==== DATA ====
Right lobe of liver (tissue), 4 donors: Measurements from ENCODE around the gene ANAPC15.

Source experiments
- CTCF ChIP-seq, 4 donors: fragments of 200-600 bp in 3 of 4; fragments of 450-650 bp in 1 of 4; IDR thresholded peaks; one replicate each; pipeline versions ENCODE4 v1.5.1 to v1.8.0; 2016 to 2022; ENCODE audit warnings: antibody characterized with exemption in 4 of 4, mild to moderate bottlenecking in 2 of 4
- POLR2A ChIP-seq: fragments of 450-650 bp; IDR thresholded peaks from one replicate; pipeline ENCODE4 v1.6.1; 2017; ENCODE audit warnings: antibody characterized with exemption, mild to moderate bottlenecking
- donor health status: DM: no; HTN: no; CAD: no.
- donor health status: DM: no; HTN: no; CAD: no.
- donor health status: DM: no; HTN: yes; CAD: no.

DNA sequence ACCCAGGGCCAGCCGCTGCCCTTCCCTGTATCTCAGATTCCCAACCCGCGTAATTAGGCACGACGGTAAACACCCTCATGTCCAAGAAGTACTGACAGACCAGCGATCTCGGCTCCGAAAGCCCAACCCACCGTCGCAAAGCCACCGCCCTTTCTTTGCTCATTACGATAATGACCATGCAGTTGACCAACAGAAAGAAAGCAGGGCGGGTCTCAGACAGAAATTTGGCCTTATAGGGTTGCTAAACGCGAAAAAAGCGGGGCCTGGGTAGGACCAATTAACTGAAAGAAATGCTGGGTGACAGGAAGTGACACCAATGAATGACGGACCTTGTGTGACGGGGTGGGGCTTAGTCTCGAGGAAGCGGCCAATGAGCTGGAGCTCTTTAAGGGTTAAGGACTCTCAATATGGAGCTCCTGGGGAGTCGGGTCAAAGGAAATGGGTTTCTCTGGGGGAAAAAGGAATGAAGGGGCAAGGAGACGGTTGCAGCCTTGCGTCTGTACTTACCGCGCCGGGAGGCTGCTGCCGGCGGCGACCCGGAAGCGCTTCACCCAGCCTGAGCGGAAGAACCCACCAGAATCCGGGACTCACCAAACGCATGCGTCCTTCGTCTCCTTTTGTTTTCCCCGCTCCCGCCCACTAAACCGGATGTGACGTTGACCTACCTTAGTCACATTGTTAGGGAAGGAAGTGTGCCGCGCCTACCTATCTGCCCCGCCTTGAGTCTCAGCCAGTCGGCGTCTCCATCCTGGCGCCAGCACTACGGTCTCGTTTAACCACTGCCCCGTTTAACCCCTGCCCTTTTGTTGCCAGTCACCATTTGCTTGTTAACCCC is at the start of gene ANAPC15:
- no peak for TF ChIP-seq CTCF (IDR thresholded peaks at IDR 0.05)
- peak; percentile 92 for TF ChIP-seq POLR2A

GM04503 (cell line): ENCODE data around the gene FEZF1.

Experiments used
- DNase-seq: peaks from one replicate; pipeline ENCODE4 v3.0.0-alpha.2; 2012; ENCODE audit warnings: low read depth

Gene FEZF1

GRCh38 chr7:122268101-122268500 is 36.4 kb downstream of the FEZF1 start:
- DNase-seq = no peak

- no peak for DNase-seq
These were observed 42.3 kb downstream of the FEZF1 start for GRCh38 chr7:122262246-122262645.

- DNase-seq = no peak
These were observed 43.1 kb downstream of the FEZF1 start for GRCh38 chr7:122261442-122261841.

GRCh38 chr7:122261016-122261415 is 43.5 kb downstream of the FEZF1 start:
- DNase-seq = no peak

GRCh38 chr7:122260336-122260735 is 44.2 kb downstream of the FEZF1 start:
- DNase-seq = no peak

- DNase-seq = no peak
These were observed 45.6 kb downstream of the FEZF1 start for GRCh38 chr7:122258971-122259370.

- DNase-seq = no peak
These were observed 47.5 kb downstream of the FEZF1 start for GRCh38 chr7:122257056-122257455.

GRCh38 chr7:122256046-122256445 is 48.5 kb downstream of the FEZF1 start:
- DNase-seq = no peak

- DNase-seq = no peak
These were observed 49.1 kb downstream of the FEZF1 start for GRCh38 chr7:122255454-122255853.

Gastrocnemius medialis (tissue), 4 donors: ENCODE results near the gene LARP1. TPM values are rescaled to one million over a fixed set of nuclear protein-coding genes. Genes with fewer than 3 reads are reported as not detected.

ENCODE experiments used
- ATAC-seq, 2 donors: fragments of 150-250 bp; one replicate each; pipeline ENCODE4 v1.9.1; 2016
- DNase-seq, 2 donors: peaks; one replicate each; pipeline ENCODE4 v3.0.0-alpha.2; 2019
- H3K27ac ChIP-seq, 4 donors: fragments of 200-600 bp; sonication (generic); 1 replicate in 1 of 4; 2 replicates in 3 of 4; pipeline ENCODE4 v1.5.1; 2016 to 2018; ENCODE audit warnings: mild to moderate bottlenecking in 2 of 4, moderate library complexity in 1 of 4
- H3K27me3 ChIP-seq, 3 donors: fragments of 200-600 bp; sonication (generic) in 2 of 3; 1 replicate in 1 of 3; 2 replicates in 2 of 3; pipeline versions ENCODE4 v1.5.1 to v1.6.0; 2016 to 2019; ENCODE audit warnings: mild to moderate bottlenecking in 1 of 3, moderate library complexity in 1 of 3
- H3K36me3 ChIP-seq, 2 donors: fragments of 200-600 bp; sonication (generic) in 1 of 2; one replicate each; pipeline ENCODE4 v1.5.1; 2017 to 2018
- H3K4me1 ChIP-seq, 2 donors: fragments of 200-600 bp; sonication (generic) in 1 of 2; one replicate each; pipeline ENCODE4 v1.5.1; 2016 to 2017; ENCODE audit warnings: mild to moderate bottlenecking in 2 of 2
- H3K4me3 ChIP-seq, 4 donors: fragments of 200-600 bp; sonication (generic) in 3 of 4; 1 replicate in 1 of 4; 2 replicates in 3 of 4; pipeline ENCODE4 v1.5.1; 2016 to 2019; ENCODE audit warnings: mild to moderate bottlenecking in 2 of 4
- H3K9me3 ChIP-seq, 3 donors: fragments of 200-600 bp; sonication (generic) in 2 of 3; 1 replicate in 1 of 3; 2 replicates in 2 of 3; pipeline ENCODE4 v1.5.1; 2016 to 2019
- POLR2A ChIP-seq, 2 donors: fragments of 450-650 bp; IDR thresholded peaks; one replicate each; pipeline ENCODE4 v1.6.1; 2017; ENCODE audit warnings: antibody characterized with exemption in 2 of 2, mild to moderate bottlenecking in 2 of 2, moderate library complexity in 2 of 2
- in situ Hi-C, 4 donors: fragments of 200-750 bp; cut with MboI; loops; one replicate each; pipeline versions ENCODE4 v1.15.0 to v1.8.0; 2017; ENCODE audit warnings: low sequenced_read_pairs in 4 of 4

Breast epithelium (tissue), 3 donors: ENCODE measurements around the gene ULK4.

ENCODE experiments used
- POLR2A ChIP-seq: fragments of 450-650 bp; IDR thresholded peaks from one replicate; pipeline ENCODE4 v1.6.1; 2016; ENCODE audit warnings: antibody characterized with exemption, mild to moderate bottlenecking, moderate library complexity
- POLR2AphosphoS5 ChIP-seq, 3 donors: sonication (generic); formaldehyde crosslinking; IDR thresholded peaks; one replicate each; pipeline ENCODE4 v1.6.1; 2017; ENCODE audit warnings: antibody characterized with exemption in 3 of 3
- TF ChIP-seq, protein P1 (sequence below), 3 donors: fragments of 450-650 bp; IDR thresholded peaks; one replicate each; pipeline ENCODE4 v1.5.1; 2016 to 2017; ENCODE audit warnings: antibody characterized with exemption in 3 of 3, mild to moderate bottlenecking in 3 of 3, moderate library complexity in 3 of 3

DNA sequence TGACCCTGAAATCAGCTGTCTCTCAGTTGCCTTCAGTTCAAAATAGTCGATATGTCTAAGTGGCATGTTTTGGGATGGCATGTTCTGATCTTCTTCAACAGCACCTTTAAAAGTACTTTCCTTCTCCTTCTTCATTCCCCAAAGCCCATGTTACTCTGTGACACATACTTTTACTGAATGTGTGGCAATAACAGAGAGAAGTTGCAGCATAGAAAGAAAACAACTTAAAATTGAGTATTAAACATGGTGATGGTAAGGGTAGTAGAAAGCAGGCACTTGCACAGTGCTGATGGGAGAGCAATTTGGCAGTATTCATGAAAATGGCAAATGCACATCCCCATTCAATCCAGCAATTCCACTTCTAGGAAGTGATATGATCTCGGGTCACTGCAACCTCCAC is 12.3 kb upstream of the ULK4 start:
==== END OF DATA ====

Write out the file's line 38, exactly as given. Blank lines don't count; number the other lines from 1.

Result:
- H3K27me3 ChIP-seq, 3 donors: fragments of 200-600 bp; sonication (generic) in 2 of 3; 1 replicate in 1 of 3; 2 replicates in 2 of 3; pipeline versions ENCODE4 v1.5.1 to v1.6.0; 2016 to 2019; ENCODE audit warnings: mild to moderate bottlenecking in 1 of 3, moderate library complexity in 1 of 3